Harvard University

Meditation may be the key to business leadership

The Harbus: What do Steve Jobs, Ray Dalio, Bill George, Marc Beinoff and Phil Jackson have in common? They are visionaries, have been known to lead and inspire teams, and have achieved significant success in their professional lives. They have one more thing in common – meditation. Could their focus on contemplative practices have something to do with their huge successes?

Suken Vakil & I (Nikita Singhal), both OG, are looking to answer that exact question, and we’ve designed an independent study under the guidance of Prof. Sandra Sucher, titled Meditation & Business Leadership.

How did we get interested? This past summer, I …

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Don’t worry, be happy: Understanding mindfulness meditation

In times of stress, we’re often encouraged to pause for a moment and simply be in the ‘now.’ This kind of mindfulness, an essential part of Buddhist and Indian Yoga traditions, has entered the mainstream as people try to find ways to combat stress and improve their quality of life. And research suggests that mindfulness meditation can have benefits for health and performance, including improved immune function, reduced blood pressure, and enhanced cognitive function.

But how is it that a single practice can have such wide-ranging effects on well-being? A new article published in the latest issue of Perspectives on Psychological Science, a journal of the Association for Psychological Science, draws on the existing scientific literature to build a framework that can explain these positive effects.

The goal of this work, according to author Britta Hölzel, of Justus Liebig University and Harvard Medical School, is to “unveil the conceptual and mechanistic complexity of mindfulness, providing the ‘big picture’ by arranging many findings like the pieces of a mosaic.” By using a framework approach to understand the mechanisms of mindfulness, Hölzel and her co-authors point out that what we think of as mindfulness is not actually a single skill. Rather, it is a multi-faceted mental practice that encompasses several mechanisms.

The authors specifically identify four key components of mindfulness that may account for its effects: attention regulation, body awareness, emotion regulation, and sense of self. Together, these components help us attend to and deal with the mental and physiological effects of stress in ways that are non-judgmental.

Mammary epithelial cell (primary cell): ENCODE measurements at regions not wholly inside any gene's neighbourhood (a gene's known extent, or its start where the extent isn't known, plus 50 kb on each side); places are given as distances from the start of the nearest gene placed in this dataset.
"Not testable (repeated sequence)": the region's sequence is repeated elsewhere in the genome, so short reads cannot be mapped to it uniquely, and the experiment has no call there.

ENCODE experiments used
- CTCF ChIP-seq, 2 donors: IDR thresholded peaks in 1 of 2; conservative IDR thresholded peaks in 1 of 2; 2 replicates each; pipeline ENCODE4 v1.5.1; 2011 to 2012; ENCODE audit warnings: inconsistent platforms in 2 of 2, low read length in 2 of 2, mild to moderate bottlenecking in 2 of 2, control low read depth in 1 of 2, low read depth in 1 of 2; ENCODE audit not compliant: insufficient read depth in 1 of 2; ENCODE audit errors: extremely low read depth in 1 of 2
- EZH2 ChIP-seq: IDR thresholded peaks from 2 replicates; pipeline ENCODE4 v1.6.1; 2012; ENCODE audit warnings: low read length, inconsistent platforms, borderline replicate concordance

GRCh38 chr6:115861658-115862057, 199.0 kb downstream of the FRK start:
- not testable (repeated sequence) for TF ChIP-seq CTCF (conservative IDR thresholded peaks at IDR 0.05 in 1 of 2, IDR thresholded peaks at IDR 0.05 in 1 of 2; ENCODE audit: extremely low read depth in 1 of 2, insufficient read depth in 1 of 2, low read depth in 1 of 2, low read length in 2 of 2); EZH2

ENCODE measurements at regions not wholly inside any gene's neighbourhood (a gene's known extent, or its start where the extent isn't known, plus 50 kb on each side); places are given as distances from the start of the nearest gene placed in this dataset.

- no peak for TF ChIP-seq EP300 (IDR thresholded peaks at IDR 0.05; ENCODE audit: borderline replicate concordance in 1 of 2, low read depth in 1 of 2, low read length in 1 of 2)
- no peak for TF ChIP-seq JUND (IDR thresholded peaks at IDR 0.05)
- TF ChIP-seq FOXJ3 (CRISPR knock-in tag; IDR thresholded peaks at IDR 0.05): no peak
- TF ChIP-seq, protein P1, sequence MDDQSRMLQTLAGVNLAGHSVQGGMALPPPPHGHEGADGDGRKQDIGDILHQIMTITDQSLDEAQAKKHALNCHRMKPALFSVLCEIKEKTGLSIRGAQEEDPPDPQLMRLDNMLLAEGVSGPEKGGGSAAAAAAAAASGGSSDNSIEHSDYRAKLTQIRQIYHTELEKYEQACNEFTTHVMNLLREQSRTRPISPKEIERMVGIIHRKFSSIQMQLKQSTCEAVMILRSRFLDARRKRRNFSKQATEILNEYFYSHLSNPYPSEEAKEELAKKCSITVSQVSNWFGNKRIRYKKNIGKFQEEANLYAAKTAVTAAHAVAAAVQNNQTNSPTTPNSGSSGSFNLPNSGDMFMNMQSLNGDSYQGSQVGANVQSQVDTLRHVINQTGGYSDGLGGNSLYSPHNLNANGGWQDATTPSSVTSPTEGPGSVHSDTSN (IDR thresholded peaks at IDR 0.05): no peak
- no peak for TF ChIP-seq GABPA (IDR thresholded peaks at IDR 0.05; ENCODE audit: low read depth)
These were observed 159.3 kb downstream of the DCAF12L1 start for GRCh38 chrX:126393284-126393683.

Although these components are theoretically distinct, they are closely intertwined. Improvement in attention regulation, for example, may directly facilitate our awareness of our physiological state. Body awareness, in turn, helps us to recognize the emotions we are experiencing. Understanding the relationships between these components, and the brain mechanisms that underlie them, will allow clinicians to better tailor mindfulness interventions for their patients, says Hölzel.

On the most fundamental level, this framework underscores the point that mindfulness is not a vague cure-all. Effective mindfulness meditation requires training and practice and it has distinct measurable effects on our subjective experiences, our behavior, and our brain function. The authors hope that further research on this topic will “enable a much broader spectrum of individuals to utilize mindfulness meditation as a versatile tool to facilitate change – both in psychotherapy and in everyday life.”

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Noise canceling, without headphones.

Roni Caryn Rabin: Studies have found that meditation helps prevent the recurrence of depression, perhaps by producing changes in parts of the brain associated with learning and anxiety. A new study suggests that meditation may modulate brain waves called alpha rhythms, which help regulate the transmission of sensory input from the surrounding environment. Harvard researchers randomly assigned 12 healthy adults to an eight-week course of training in meditation-based stress reduction or to a control group whose participants did not meditate.

At regular intervals, researchers used an imaging technique called magnetoencephalography to measure electrical currents in an area of the brain that processes signals from the left hand. During the tests, each participant was asked to direct his attention to his or her left hand or left foot.

After eight weeks, the brain scans showed that alpha rhythms changed Read the rest of this article…

more quickly and in a more pronounced way in participants who had been meditating.

“If you’re reading something in a noisy environment and you want to be in a bubble, you might use your alpha rhythms like a volume knob, to turn down the volume on neurons that represent sound from the outside world,” said Catherine E. Kerr, a neuroscientist at Harvard Medical School and a co-author of the report, published April 21 in the journal Brain Research Bulletin. “We all do this to some extent, but it turns out that meditators become much more skilled at it.”

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